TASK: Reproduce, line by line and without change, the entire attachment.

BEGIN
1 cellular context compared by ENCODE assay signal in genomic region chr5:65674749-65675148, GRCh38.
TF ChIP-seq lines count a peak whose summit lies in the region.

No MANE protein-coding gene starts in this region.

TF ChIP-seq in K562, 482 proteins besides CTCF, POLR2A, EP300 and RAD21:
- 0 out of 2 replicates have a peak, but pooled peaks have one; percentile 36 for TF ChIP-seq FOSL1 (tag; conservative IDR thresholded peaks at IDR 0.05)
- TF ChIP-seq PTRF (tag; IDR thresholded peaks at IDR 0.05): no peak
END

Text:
1 cellular context compared by ENCODE assay signal in genomic region chr5:65674749-65675148, GRCh38.
TF ChIP-seq lines count a peak whose summit lies in the region.

No MANE protein-coding gene starts in this region.

TF ChIP-seq in K562, 482 proteins besides CTCF, POLR2A, EP300 and RAD21:
- 0 out of 2 replicates have a peak, but pooled peaks have one; percentile 36 for TF ChIP-seq FOSL1 (tag; conservative IDR thresholded peaks at IDR 0.05)
- TF ChIP-seq PTRF (tag; IDR thresholded peaks at IDR 0.05): no peak